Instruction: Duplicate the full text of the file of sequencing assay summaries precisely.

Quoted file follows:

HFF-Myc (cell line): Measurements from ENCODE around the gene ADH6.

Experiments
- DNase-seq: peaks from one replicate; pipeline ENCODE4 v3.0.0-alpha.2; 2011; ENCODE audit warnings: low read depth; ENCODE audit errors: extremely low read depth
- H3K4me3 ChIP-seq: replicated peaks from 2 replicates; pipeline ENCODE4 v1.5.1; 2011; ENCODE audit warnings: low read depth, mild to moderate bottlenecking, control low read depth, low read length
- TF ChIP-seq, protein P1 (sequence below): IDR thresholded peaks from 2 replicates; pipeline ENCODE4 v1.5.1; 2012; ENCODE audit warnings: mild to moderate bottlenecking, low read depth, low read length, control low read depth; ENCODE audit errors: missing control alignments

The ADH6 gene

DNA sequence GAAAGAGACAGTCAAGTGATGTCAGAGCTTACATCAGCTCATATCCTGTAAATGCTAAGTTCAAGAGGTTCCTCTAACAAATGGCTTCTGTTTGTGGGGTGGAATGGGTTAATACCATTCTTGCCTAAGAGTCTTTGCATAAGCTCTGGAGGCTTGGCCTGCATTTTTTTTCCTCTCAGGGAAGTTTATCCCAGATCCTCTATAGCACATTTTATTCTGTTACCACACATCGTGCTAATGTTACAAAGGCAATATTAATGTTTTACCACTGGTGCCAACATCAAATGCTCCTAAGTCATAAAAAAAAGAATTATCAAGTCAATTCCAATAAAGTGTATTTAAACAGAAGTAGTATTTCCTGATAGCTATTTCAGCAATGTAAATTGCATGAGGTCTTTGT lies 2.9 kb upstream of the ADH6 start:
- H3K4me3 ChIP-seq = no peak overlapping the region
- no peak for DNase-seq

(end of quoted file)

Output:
HFF-Myc (cell line): Measurements from ENCODE around the gene ADH6.

Experiments
- DNase-seq: peaks from one replicate; pipeline ENCODE4 v3.0.0-alpha.2; 2011; ENCODE audit warnings: low read depth; ENCODE audit errors: extremely low read depth
- H3K4me3 ChIP-seq: replicated peaks from 2 replicates; pipeline ENCODE4 v1.5.1; 2011; ENCODE audit warnings: low read depth, mild to moderate bottlenecking, control low read depth, low read length
- TF ChIP-seq, protein P1 (sequence below): IDR thresholded peaks from 2 replicates; pipeline ENCODE4 v1.5.1; 2012; ENCODE audit warnings: mild to moderate bottlenecking, low read depth, low read length, control low read depth; ENCODE audit errors: missing control alignments

The ADH6 gene

DNA sequence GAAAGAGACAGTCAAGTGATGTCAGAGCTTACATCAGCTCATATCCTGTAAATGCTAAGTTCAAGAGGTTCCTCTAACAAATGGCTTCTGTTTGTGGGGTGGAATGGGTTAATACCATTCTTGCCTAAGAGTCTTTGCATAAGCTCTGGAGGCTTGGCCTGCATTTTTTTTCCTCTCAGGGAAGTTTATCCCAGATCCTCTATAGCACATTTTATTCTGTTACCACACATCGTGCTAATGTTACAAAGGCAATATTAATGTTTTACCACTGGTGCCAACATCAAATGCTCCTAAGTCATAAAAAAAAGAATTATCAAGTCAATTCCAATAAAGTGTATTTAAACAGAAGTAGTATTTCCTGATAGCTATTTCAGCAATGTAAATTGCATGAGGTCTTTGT lies 2.9 kb upstream of the ADH6 start:
- H3K4me3 ChIP-seq = no peak overlapping the region
- no peak for DNase-seq